Kaell, “Catholic Globalism in the United States”

Kaell, Hillary. 2019. “Catholic Globalism in the United States: Notes on Conversion and Culture.” Exchange. https://doi.org/10.1163/1572543X-12341531.

Abstract: Inspired by Norget, Napolitano, and Mayblin’s suggestion that anthropologists attend more closely to the mechanisms of Catholicism’s worldwide spread, this article juxtaposes two organizations—the Holy Childhood Association and Unbound—to explore “paganism,” conversion, and its legacy among U.S. laypeople. In the process, it makes two major points. The first concerns the recourse to “culture” as a rhetorical and ideational hinge connecting the singularity of Christian universalism and new valuations of local multiplicity. The second focuses on the U.S. Catholic relationship to institutional structures of missionary work, which they both associate with positive attributes of a vibrant society, while also being much more critical than their Protestant counterparts of their own Church’s role abroad. It ends by noting how Unbound and its supporters contend with ongoing inequalities by cultivating an imagined global parity where Catholic people choose to send their “gifts” to each other.

Seaman, “Coffee and the Moral Order: Ethiopian Jews and Pentecostals against culture.”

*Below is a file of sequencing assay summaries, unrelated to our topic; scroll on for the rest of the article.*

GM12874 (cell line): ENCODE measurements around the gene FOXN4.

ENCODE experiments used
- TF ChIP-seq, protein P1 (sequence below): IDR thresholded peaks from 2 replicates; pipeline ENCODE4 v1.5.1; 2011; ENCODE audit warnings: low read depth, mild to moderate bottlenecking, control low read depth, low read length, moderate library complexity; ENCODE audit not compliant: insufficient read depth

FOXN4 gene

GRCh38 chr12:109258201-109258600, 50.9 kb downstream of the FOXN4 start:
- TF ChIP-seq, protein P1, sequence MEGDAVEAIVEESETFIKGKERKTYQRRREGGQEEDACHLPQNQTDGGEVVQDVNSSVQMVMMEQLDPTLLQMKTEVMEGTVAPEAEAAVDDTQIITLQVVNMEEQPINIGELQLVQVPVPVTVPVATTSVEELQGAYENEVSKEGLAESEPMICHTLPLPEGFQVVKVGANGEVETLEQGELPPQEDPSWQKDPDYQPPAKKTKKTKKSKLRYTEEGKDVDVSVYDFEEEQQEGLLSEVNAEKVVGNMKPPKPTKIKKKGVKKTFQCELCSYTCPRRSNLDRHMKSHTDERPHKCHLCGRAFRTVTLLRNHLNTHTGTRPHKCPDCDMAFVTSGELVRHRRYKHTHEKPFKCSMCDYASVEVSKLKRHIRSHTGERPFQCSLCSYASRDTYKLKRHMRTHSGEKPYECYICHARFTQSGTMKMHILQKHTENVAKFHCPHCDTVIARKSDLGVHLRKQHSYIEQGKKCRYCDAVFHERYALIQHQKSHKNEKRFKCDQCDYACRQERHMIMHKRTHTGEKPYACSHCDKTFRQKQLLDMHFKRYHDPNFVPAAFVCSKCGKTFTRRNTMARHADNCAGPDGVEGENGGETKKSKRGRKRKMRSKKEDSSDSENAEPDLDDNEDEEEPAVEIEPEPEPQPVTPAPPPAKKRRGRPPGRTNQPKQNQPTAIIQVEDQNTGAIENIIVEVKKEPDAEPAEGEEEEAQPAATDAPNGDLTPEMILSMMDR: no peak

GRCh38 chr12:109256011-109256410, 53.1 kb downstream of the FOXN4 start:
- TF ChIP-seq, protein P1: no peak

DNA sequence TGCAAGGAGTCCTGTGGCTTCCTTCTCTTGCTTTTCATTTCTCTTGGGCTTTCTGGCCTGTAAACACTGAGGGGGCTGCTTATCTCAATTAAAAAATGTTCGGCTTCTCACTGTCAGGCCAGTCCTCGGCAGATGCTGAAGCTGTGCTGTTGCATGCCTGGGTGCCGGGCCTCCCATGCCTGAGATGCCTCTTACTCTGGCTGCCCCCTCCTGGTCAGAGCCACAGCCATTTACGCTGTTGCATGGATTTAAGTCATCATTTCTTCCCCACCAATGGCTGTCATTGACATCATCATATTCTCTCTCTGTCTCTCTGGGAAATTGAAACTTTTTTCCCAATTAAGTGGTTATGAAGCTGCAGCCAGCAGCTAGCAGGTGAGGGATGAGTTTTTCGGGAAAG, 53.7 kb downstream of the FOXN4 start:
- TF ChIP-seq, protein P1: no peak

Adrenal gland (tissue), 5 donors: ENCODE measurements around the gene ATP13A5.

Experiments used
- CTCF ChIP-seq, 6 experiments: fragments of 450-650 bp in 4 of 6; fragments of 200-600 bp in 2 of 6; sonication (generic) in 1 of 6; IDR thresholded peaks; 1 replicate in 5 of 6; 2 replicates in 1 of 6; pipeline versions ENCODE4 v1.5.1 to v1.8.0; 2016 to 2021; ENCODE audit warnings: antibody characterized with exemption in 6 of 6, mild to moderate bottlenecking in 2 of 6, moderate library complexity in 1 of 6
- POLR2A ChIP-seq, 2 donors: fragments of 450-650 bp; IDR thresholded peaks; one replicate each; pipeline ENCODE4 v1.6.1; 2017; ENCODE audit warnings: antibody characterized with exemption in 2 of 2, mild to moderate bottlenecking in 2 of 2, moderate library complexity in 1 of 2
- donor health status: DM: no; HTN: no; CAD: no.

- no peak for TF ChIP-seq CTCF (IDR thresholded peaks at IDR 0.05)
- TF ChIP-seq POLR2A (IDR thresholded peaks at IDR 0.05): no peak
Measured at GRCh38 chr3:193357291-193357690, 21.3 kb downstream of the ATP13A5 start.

Seaman, Don. 2015.Coffee and the moral order: Ethiopian Jews and Pentecostals against culture. American Ethnologist 42(4): 734-748. 

Abstract: For Ethiopian Jews and (formerly Jewish) Pentecostals in Israel, coffee (buna) is more than just a stimulant, a cultural symbol, or even a social lubricant. It is a material medium for disputes about the limitations of moral agency, the experience of kin relations that have been broken or restructured, and the eruption of dangerous—but also healing—potencies in the social world. Buna consumption has become a focal point for at least three different forms of moral compulsion (physical addiction; zar, or spirit, affliction; and kinship obligations) that are experienced as isomorphic with “culture” and from which freedom is sought. The decision to drink or to refrain from drinking buna has therefore emerged as a fulcrum of moral experience around which different Ethiopian groups in Israel negotiate the limits of “culture” and the quest for an elusive moral freedom.

Hunt (ed.), “Handbook of Global Contemporary Christianity”

Hunt, Stephen (ed).  2015. Handbook of Global Contemporary Christianity: Themes and Developments in Culture, Politics, and Society.  Leiden: Brill.